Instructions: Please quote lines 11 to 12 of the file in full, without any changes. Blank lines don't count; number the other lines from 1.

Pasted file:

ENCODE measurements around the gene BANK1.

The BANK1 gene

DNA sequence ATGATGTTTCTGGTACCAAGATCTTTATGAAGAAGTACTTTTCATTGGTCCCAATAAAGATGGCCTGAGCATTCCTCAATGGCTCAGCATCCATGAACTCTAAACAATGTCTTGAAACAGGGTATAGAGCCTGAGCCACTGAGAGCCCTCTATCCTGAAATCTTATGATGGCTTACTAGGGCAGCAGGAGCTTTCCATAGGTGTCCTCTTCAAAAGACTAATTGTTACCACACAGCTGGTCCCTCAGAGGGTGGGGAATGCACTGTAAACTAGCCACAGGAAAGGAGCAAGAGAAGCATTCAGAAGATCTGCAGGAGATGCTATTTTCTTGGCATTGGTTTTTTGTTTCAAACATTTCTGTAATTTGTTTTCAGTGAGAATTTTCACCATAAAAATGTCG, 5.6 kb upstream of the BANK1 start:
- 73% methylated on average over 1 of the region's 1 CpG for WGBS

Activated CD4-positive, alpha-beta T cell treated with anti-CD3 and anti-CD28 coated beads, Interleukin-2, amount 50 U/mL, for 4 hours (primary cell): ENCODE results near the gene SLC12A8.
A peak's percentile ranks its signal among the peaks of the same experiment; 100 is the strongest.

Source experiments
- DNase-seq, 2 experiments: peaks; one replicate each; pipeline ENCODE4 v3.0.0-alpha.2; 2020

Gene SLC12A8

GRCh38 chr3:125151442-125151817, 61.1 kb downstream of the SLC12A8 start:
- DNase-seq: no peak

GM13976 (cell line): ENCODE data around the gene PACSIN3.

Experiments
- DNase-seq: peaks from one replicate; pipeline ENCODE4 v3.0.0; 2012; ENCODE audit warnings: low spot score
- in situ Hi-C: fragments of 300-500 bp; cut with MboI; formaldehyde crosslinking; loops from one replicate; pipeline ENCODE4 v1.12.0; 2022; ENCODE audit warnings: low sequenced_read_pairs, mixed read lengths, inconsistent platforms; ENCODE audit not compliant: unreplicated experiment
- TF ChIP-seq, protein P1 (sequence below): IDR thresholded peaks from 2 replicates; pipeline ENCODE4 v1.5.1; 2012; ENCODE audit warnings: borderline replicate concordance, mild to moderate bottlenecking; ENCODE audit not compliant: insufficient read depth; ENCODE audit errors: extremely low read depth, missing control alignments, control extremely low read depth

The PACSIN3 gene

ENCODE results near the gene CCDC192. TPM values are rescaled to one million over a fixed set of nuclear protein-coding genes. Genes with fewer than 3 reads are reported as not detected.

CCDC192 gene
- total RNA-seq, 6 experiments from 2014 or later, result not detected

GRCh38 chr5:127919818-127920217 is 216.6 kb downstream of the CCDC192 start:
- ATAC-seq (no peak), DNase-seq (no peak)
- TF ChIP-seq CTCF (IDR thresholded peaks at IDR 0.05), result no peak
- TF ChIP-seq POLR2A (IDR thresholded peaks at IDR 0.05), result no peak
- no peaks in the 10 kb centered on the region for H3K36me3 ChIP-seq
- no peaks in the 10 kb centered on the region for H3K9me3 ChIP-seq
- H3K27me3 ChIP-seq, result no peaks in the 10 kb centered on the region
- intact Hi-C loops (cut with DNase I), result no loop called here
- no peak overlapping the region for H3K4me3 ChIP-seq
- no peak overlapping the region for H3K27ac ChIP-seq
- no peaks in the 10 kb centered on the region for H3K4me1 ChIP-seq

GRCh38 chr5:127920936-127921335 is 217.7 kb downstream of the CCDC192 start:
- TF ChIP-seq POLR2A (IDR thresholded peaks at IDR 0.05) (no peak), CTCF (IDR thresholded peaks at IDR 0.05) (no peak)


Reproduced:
- DNase-seq: no peak

GM13976 (cell line): ENCODE data around the gene PACSIN3.